SDHR. SDHR, on September 26, 1986, ordered dismissal of the
complaint "on the grounds of administrative convenience."
Defendant argues that, in light of Carter-Wallace, Song must be
deemed to have elected his remedies under the Human Rights Law,
and that a state court would now be obliged to dismiss his
complaint, and thus that this Court must also dismiss the state
Carter-Wallace does not require dismissal of plaintiff's
Human Rights Law claim. Section 297(9) of the Human Rights Law
provides that "where the Division has dismissed such complaint
on the grounds of administrative convenience, such person shall
maintain all rights to bring suit as if no complaint had been
filed." New York courts interpreting this language have held
that an administrative convenience dismissal does not bar a
complainant from maintaining the same type of action in state
court. See, e.g., Pan American Airways, Inc. v. New York Human
Rights Appeal Bd., 61 N.Y.2d 542, 548-49, 475 N.Y.S.2d 256,
259, 463 N.E.2d 597, 600 (1984). Indeed, in Carter-Wallace, the
court explicitly referred to this exception and stated that an
election of remedies has not taken place when "an
administrative proceeding is dismissed on the ground of
administrative convenience, in which event a court action may
then be commenced (Executive Law § 297)." Carter-Wallace,
541 N.Y.S.2d at 781. Federal courts in New York have recognized
that because state courts may still entertain such claims,
administrative convenience dismissals do not prevent the
exercise of pendent jurisdiction over Human Rights Law claims.
See Giuntoli v. Garvin Guybutler Corp., 726 F. Supp. 494
(S.D.N.Y. 1989); Sprott v. Avon Products, Inc., 596 F. Supp. 178,
184 (S.D.N.Y. 1984); see also Koster v. Chase Manhattan
Bank, N.A., 609 F. Supp. 1191, 1196 (S.D.N.Y. 1985); Meschino v.
& Telegraph Corp., 563 F. Supp. 1066, 1074 (S.D.N.Y. 1983).
Therefore, because Song could still maintain his Human Rights
Law action in state court, defendant's reliance on
Carter-Wallace is misplaced.
The doctrine of pendent jurisdiction provides ample authority
for entertaining plaintiff's state claim. In United Mine
Workers of America v. Gibbs, 383 U.S. 715, 86 S.Ct. 1130, 16
L.Ed.2d 218 (1966), the Supreme Court broadly defined the power
of a federal court to hear a pendent state law claim:
Pendent jurisdiction, in the sense of judicial
power, exists whenever there is a claim "arising
under [the] Constitution, the Laws of the United
States, and Treaties made . . . U.S. Const., Art.
III, § 2, and the relationship between that claim
and the state claim permits the conclusion that the
entire action before the court comprises but one
Id. at 725, 86 S.Ct. at 1138. Provided that the federal and
state claims "derive from a common nucleus of operative fact,"
then "there is power in federal courts to hear the whole." Id.
Because there is no dispute in the instant case that
plaintiff's federal and state claims derive from a "common
nucleus of operative fact," this Court plainly has the power to
entertain plaintiff's state claim.
Application of the doctrine of pendent jurisdiction, as the
Supreme Court has noted, is discretionary. Id. While a court
possesses the inherent power to decide a case, it need not
exercise that power. The Court must balance "considerations of
comity, fairness to the litigants, judicial economy, and the
avoidance of needless decisions of state law." Federman v.
Empire Fire and Marine Ins. Co., 597 F.2d 798, 809 (2d Cir.
1979). Dismissal of the state claim is the recommended
procedure "if state issues predominate or jury confusion is
likely due to divergent legal theories, and in cases where the
federal claim is disposed of prior to trial." Id.
These discretionary factors militate in favor of the exercise
of pendent jurisdiction in this case. First, considerations of
comity and federalism are not implicated where, as here, the
state agency has dismissed the complaint on the ground of
administrative convenience and there is no pending proceeding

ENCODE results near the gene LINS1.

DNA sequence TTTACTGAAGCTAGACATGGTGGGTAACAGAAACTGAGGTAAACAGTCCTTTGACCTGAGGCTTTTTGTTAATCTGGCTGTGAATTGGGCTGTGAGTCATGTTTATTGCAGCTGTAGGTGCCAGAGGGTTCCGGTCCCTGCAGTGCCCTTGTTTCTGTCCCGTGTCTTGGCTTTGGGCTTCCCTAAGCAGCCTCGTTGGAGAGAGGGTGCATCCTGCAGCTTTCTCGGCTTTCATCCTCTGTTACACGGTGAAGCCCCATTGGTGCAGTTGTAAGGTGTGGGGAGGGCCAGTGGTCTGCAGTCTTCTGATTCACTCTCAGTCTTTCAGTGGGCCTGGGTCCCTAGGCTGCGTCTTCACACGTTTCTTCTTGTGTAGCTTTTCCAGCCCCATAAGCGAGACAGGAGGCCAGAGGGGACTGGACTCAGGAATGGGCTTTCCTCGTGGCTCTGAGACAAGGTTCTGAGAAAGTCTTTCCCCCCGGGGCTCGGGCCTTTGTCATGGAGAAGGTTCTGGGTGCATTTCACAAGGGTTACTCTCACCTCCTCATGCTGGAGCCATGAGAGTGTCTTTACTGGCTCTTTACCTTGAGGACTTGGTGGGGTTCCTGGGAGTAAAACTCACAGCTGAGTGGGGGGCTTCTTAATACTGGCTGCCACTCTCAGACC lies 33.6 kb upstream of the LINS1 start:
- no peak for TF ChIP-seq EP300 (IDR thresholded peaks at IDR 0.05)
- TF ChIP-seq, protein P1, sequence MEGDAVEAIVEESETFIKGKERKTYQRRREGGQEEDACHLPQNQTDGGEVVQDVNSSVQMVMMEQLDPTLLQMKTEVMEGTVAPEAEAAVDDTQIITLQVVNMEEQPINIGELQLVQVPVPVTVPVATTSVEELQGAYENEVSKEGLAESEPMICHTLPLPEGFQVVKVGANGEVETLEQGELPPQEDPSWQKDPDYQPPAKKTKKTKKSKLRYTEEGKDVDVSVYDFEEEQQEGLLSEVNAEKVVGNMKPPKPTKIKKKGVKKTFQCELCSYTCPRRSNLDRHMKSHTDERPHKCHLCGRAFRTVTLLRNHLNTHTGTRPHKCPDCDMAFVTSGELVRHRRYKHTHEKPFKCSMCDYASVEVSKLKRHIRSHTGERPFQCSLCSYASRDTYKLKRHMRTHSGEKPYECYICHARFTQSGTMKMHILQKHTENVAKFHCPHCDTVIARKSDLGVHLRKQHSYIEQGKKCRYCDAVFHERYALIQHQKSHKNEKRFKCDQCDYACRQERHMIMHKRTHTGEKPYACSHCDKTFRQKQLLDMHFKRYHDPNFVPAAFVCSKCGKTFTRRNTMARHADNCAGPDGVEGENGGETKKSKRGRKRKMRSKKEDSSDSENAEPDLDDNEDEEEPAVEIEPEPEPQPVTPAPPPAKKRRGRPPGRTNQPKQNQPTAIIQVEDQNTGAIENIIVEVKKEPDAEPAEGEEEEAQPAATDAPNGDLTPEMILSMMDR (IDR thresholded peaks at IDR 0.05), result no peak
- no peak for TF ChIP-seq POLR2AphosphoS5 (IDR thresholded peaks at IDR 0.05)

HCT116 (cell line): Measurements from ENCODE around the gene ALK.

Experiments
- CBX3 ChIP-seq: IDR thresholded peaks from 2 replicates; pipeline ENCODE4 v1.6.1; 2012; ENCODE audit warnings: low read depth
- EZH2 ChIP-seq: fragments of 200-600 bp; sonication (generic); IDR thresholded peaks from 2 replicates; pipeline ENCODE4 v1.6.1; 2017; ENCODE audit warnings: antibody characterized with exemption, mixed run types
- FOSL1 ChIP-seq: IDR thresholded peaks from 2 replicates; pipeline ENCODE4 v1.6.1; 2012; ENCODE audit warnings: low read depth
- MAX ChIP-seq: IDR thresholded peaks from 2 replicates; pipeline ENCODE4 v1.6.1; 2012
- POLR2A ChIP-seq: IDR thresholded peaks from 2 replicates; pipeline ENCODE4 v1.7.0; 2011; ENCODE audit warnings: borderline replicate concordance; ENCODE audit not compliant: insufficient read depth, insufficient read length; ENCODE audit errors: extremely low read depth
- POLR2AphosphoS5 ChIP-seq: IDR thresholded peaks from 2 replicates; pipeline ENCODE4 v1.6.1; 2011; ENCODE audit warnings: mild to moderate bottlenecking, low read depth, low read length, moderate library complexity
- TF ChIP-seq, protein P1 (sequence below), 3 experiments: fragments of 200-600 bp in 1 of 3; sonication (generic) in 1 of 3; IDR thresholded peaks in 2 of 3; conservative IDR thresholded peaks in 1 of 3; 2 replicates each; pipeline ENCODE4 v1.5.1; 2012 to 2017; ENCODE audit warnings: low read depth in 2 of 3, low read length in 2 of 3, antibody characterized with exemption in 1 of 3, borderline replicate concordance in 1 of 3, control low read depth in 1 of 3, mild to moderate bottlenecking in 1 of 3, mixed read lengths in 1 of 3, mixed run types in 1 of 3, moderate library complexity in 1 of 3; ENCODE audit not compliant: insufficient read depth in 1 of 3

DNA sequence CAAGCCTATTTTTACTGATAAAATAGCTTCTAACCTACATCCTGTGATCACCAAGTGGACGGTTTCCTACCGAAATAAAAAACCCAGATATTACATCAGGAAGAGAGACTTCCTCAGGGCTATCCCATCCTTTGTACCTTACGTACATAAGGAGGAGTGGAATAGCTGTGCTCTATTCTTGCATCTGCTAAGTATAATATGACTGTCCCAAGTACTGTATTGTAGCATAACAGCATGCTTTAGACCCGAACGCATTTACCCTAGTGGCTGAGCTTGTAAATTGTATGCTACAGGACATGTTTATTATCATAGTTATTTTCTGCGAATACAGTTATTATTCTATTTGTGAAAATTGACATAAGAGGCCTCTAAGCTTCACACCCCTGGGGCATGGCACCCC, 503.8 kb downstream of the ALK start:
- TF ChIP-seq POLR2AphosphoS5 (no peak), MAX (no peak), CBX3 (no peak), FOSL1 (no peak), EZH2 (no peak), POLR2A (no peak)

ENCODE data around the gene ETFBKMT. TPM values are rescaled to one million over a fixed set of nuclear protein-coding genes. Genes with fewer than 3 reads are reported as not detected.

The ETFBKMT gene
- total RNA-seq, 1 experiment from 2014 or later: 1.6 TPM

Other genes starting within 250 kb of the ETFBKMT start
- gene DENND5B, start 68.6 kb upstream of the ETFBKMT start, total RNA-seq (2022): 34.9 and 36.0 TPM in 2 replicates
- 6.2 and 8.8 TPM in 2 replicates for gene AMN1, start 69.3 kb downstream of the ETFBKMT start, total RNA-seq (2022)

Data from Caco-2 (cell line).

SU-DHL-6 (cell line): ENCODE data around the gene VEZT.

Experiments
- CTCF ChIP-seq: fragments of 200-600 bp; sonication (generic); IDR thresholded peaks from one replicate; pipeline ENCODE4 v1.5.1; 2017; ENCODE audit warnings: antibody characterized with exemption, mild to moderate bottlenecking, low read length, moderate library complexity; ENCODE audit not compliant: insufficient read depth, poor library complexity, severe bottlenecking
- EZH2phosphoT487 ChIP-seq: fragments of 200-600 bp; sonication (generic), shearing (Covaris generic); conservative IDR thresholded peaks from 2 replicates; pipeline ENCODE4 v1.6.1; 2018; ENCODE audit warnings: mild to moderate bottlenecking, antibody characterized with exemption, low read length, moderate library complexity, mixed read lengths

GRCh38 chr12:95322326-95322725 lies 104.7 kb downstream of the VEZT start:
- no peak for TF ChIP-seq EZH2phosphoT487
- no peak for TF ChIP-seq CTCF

before the agency. If, instead, plaintiff had appeared before
the state agency and the state agency had become heavily
involved in the investigation of plaintiff's discrimination
charge, the Court would be reluctant to interfere with the
ongoing state administrative proceeding. Cf. Ohio Civil Rights
Comm'n v. Dayton Christian Schools, 477 U.S. 619, 106 S.Ct.
2718, 91 L.Ed.2d 512 (1986) (in state administrative
proceedings that are coercive, rather than remedial, federal
courts must abstain). However, such concerns are not present in
the instant case where the state agency has conducted no
investigation of plaintiff's allegations.
Second, a rule barring the exercise of pendent jurisdiction
in this type of Title VII case would work undue hardship on
litigants and would waste judicial resources by fostering
duplicative litigation. Because Title VII has been construed as
vesting jurisdiction exclusively in the federal courts, see
Bradshaw v. General Motors Corp., 805 F.2d 110, 112 (3d Cir.
1986); Dyer v. Greif Bros., Inc., 766 F.2d 398, 399-400 (9th
Cir. 1985); but see Donnelly v. Yellow Freight System, Inc.,
874 F.2d 402, 405-09 (7th Cir.), cert. granted, ___ U.S. ___,
110 S.Ct. 363, 107 L.Ed.2d 349 (1989), the claims could not be
brought together in state court, leaving an aggrieved plaintiff
with no choice but to proceed in two separate forums. Requiring
litigation of these claims in two forums adds unnecessary
expense for the litigants, and adds unnecessary volume to
already overloaded judicial systems.
By contrast, there is no indication in this case that
deciding plaintiff's cause of action would require delving into
uncharted areas of state law. Nor is there any indication that
state issues will predominate. Although some courts have
declined to exercise pendent jurisdiction over state Human
Rights Law claims on the ground that jury confusion is likely,
compare Barbetta v.
Chemlawn Services Corp., 669 F. Supp. 569, 571 (W.D.N.Y. 1987)
(dismissing pendent human rights claim because "[j]ury
confusion is highly likely"); Alveari v. American Int'l Group,
Inc., 590 F. Supp. 228, 232 (S.D.N.Y. 1984) (refusing to retain
jurisdiction over state claim because such retention would
"inevitably add to the proof in this case and complicate what
can be a simple, straightforward non-jury case") with Giuntoli
v. Garvin Guybutler Corp., 726 F. Supp. 494 (S.D.N.Y. 1989)
(exercising pendent jurisdiction over pendent Human Rights Law
claim); Lehtinen v. Bill Communications, Inc., No. 88 Civ. 8257
(S.D.N.Y. Oct. 24, 1989) (argument in favor of pendent
jurisdiction "impresses the Court as sensible and reasonable");
Selbst v. Touche Ross & Co., 587 F. Supp. 1015, 1017 (S.D.N Y
1984) (exercising pendent jurisdiction), at this point, the
Court has no reason to believe that jury confusion is likely to
occur in this case. Therefore, the Court finds that the
exercise of pendent jurisdiction in this case is proper.*fn5
For the foregoing reasons, defendant's motion to dismiss
plaintiff's Section 1981 claim is granted, and defendant's
motion to dismiss plaintiff's pendent Human Rights Law claim is